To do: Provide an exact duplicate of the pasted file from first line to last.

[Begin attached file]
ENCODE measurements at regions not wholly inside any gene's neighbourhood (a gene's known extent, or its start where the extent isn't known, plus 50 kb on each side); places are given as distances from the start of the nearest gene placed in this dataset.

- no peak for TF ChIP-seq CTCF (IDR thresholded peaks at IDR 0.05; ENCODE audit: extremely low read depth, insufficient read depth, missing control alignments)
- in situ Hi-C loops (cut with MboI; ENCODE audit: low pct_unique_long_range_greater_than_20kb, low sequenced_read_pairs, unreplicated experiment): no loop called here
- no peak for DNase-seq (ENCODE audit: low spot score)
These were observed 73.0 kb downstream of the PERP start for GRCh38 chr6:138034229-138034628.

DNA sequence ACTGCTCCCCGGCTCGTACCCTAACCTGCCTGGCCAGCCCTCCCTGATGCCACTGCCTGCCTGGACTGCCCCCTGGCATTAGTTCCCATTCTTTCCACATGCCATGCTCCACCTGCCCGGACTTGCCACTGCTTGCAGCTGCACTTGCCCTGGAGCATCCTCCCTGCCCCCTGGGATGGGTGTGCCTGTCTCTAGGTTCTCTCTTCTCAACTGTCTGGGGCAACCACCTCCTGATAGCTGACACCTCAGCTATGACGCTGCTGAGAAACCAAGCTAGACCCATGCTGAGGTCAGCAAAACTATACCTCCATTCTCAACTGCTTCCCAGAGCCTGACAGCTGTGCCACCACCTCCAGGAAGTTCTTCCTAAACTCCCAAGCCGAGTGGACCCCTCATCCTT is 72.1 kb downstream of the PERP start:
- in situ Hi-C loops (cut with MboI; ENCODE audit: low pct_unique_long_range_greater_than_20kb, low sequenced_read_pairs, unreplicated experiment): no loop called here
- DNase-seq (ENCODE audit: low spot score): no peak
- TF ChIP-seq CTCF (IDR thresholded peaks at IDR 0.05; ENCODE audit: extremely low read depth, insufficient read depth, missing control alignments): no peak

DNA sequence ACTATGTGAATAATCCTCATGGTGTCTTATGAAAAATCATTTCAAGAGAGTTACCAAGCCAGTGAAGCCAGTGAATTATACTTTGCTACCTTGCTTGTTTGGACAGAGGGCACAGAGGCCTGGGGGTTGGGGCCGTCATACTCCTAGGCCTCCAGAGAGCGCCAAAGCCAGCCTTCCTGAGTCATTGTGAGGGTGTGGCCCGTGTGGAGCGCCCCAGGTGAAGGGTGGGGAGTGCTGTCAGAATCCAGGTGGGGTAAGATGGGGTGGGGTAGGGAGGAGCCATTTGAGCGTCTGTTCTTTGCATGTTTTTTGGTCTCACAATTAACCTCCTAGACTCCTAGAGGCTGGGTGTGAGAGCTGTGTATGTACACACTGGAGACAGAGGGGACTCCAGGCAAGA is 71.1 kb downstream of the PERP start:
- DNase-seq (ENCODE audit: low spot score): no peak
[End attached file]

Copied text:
ENCODE measurements at regions not wholly inside any gene's neighbourhood (a gene's known extent, or its start where the extent isn't known, plus 50 kb on each side); places are given as distances from the start of the nearest gene placed in this dataset.

- no peak for TF ChIP-seq CTCF (IDR thresholded peaks at IDR 0.05; ENCODE audit: extremely low read depth, insufficient read depth, missing control alignments)
- in situ Hi-C loops (cut with MboI; ENCODE audit: low pct_unique_long_range_greater_than_20kb, low sequenced_read_pairs, unreplicated experiment): no loop called here
- no peak for DNase-seq (ENCODE audit: low spot score)
These were observed 73.0 kb downstream of the PERP start for GRCh38 chr6:138034229-138034628.

DNA sequence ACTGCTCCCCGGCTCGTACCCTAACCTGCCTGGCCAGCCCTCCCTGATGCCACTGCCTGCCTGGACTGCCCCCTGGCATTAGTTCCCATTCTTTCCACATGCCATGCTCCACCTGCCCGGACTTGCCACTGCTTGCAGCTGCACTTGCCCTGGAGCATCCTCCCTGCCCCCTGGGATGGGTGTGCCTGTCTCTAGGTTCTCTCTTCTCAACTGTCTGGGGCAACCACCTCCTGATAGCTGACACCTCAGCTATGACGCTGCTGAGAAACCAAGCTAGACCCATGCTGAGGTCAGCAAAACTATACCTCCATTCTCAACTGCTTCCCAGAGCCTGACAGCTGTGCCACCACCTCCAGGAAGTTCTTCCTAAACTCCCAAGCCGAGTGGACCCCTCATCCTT is 72.1 kb downstream of the PERP start:
- in situ Hi-C loops (cut with MboI; ENCODE audit: low pct_unique_long_range_greater_than_20kb, low sequenced_read_pairs, unreplicated experiment): no loop called here
- DNase-seq (ENCODE audit: low spot score): no peak
- TF ChIP-seq CTCF (IDR thresholded peaks at IDR 0.05; ENCODE audit: extremely low read depth, insufficient read depth, missing control alignments): no peak

DNA sequence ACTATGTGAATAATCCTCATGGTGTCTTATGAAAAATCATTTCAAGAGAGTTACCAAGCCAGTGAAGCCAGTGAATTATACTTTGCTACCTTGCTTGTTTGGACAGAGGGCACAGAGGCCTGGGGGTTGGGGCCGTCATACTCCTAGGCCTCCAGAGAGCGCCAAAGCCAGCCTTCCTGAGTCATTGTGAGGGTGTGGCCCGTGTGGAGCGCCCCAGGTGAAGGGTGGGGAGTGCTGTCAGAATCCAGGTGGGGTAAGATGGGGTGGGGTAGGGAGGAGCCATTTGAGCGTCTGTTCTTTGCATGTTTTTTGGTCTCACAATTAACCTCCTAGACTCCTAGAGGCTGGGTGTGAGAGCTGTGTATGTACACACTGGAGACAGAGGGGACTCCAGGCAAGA is 71.1 kb downstream of the PERP start:
- DNase-seq (ENCODE audit: low spot score): no peak